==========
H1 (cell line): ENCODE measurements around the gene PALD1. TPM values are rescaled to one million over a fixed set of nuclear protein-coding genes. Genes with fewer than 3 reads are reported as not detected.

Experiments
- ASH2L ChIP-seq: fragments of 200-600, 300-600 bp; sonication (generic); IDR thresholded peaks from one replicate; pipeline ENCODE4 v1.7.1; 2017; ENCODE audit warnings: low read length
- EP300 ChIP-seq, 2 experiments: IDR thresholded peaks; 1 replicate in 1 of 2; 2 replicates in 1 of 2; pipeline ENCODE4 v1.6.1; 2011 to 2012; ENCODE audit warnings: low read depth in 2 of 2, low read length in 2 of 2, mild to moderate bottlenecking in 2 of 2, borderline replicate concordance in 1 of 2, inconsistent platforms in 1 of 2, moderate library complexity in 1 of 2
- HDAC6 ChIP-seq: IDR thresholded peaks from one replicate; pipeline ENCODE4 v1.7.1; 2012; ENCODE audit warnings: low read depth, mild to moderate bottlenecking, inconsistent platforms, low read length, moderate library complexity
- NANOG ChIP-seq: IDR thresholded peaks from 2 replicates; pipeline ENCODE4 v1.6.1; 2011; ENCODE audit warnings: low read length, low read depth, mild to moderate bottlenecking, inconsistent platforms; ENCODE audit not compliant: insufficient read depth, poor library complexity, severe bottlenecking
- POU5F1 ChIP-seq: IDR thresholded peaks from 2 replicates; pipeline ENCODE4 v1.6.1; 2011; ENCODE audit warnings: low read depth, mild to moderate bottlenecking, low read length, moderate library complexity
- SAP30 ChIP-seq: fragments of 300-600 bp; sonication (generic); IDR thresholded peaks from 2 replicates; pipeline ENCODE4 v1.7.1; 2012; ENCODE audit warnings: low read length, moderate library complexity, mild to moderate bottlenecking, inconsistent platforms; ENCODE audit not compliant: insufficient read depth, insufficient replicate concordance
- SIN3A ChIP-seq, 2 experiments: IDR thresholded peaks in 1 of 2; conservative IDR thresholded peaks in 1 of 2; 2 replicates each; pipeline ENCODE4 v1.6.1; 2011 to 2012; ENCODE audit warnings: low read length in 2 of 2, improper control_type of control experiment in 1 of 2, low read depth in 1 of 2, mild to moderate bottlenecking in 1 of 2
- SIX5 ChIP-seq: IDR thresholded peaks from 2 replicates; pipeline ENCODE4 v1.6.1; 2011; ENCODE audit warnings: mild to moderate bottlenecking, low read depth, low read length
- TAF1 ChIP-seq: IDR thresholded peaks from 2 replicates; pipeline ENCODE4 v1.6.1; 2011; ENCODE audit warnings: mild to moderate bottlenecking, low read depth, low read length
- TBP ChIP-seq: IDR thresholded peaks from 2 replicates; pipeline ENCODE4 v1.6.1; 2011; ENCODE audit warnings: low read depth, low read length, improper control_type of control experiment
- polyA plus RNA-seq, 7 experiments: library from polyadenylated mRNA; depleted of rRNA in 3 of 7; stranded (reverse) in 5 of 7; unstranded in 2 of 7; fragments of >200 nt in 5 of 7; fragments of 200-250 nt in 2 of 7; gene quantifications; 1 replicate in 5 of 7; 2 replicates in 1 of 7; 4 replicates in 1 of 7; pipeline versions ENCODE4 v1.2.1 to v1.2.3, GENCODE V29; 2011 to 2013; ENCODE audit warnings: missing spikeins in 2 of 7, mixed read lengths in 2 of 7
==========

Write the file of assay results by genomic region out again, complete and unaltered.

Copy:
H1 (cell line): ENCODE measurements around the gene PALD1. TPM values are rescaled to one million over a fixed set of nuclear protein-coding genes. Genes with fewer than 3 reads are reported as not detected.

Experiments
- ASH2L ChIP-seq: fragments of 200-600, 300-600 bp; sonication (generic); IDR thresholded peaks from one replicate; pipeline ENCODE4 v1.7.1; 2017; ENCODE audit warnings: low read length
- EP300 ChIP-seq, 2 experiments: IDR thresholded peaks; 1 replicate in 1 of 2; 2 replicates in 1 of 2; pipeline ENCODE4 v1.6.1; 2011 to 2012; ENCODE audit warnings: low read depth in 2 of 2, low read length in 2 of 2, mild to moderate bottlenecking in 2 of 2, borderline replicate concordance in 1 of 2, inconsistent platforms in 1 of 2, moderate library complexity in 1 of 2
- HDAC6 ChIP-seq: IDR thresholded peaks from one replicate; pipeline ENCODE4 v1.7.1; 2012; ENCODE audit warnings: low read depth, mild to moderate bottlenecking, inconsistent platforms, low read length, moderate library complexity
- NANOG ChIP-seq: IDR thresholded peaks from 2 replicates; pipeline ENCODE4 v1.6.1; 2011; ENCODE audit warnings: low read length, low read depth, mild to moderate bottlenecking, inconsistent platforms; ENCODE audit not compliant: insufficient read depth, poor library complexity, severe bottlenecking
- POU5F1 ChIP-seq: IDR thresholded peaks from 2 replicates; pipeline ENCODE4 v1.6.1; 2011; ENCODE audit warnings: low read depth, mild to moderate bottlenecking, low read length, moderate library complexity
- SAP30 ChIP-seq: fragments of 300-600 bp; sonication (generic); IDR thresholded peaks from 2 replicates; pipeline ENCODE4 v1.7.1; 2012; ENCODE audit warnings: low read length, moderate library complexity, mild to moderate bottlenecking, inconsistent platforms; ENCODE audit not compliant: insufficient read depth, insufficient replicate concordance
- SIN3A ChIP-seq, 2 experiments: IDR thresholded peaks in 1 of 2; conservative IDR thresholded peaks in 1 of 2; 2 replicates each; pipeline ENCODE4 v1.6.1; 2011 to 2012; ENCODE audit warnings: low read length in 2 of 2, improper control_type of control experiment in 1 of 2, low read depth in 1 of 2, mild to moderate bottlenecking in 1 of 2
- SIX5 ChIP-seq: IDR thresholded peaks from 2 replicates; pipeline ENCODE4 v1.6.1; 2011; ENCODE audit warnings: mild to moderate bottlenecking, low read depth, low read length
- TAF1 ChIP-seq: IDR thresholded peaks from 2 replicates; pipeline ENCODE4 v1.6.1; 2011; ENCODE audit warnings: mild to moderate bottlenecking, low read depth, low read length
- TBP ChIP-seq: IDR thresholded peaks from 2 replicates; pipeline ENCODE4 v1.6.1; 2011; ENCODE audit warnings: low read depth, low read length, improper control_type of control experiment
- polyA plus RNA-seq, 7 experiments: library from polyadenylated mRNA; depleted of rRNA in 3 of 7; stranded (reverse) in 5 of 7; unstranded in 2 of 7; fragments of >200 nt in 5 of 7; fragments of 200-250 nt in 2 of 7; gene quantifications; 1 replicate in 5 of 7; 2 replicates in 1 of 7; 4 replicates in 1 of 7; pipeline versions ENCODE4 v1.2.1 to v1.2.3, GENCODE V29; 2011 to 2013; ENCODE audit warnings: missing spikeins in 2 of 7, mixed read lengths in 2 of 7